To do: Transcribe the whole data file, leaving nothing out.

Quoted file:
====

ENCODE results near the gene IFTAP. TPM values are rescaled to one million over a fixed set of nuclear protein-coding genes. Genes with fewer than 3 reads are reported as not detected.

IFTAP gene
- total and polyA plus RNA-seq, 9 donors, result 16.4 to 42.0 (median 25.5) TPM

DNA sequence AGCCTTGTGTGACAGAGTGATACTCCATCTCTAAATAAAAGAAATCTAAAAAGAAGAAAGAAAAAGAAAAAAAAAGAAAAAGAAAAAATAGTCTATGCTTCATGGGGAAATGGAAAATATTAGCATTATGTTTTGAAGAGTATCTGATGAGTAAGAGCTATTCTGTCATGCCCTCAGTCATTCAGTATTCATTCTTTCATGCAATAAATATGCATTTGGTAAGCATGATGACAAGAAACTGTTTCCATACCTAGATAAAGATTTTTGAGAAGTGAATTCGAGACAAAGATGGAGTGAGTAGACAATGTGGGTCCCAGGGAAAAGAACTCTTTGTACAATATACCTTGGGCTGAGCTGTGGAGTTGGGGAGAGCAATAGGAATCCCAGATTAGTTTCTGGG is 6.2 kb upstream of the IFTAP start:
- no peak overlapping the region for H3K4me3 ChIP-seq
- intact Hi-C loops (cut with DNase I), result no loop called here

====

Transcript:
ENCODE results near the gene IFTAP. TPM values are rescaled to one million over a fixed set of nuclear protein-coding genes. Genes with fewer than 3 reads are reported as not detected.

IFTAP gene
- total and polyA plus RNA-seq, 9 donors, result 16.4 to 42.0 (median 25.5) TPM

DNA sequence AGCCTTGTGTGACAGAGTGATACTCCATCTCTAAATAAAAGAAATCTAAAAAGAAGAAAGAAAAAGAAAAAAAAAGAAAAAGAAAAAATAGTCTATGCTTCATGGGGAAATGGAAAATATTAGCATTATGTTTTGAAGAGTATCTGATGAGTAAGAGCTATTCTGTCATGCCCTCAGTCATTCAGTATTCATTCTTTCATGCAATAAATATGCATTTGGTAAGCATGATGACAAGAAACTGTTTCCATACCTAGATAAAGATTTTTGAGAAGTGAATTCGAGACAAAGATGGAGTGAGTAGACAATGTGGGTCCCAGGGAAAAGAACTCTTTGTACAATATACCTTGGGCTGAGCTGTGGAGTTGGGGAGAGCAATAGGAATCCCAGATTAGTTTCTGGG is 6.2 kb upstream of the IFTAP start:
- no peak overlapping the region for H3K4me3 ChIP-seq
- intact Hi-C loops (cut with DNase I), result no loop called here